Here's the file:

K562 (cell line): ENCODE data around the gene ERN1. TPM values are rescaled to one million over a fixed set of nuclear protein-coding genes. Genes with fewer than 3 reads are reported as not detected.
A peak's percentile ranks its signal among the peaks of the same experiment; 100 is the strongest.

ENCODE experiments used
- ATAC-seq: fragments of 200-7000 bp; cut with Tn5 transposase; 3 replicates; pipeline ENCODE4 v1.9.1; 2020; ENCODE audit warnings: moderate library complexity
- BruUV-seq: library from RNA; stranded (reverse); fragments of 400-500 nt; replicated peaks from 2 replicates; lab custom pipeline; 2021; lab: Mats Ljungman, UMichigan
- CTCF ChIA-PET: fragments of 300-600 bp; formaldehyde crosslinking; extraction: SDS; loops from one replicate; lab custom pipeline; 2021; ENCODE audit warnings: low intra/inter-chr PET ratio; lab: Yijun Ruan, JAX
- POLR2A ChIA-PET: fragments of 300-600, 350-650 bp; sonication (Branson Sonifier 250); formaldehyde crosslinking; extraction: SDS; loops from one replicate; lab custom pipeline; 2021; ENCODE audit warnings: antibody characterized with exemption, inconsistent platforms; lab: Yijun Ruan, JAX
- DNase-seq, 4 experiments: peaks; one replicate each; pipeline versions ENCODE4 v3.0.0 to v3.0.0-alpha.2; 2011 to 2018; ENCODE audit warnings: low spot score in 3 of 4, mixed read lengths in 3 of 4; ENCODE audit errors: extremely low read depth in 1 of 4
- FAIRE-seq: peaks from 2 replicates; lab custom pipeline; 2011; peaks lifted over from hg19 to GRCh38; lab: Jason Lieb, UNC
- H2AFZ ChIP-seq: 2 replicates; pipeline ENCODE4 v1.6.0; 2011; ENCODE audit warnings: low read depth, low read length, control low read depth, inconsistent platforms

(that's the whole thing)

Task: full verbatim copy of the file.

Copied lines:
K562 (cell line): ENCODE data around the gene ERN1. TPM values are rescaled to one million over a fixed set of nuclear protein-coding genes. Genes with fewer than 3 reads are reported as not detected.
A peak's percentile ranks its signal among the peaks of the same experiment; 100 is the strongest.

ENCODE experiments used
- ATAC-seq: fragments of 200-7000 bp; cut with Tn5 transposase; 3 replicates; pipeline ENCODE4 v1.9.1; 2020; ENCODE audit warnings: moderate library complexity
- BruUV-seq: library from RNA; stranded (reverse); fragments of 400-500 nt; replicated peaks from 2 replicates; lab custom pipeline; 2021; lab: Mats Ljungman, UMichigan
- CTCF ChIA-PET: fragments of 300-600 bp; formaldehyde crosslinking; extraction: SDS; loops from one replicate; lab custom pipeline; 2021; ENCODE audit warnings: low intra/inter-chr PET ratio; lab: Yijun Ruan, JAX
- POLR2A ChIA-PET: fragments of 300-600, 350-650 bp; sonication (Branson Sonifier 250); formaldehyde crosslinking; extraction: SDS; loops from one replicate; lab custom pipeline; 2021; ENCODE audit warnings: antibody characterized with exemption, inconsistent platforms; lab: Yijun Ruan, JAX
- DNase-seq, 4 experiments: peaks; one replicate each; pipeline versions ENCODE4 v3.0.0 to v3.0.0-alpha.2; 2011 to 2018; ENCODE audit warnings: low spot score in 3 of 4, mixed read lengths in 3 of 4; ENCODE audit errors: extremely low read depth in 1 of 4
- FAIRE-seq: peaks from 2 replicates; lab custom pipeline; 2011; peaks lifted over from hg19 to GRCh38; lab: Jason Lieb, UNC
- H2AFZ ChIP-seq: 2 replicates; pipeline ENCODE4 v1.6.0; 2011; ENCODE audit warnings: low read depth, low read length, control low read depth, inconsistent platforms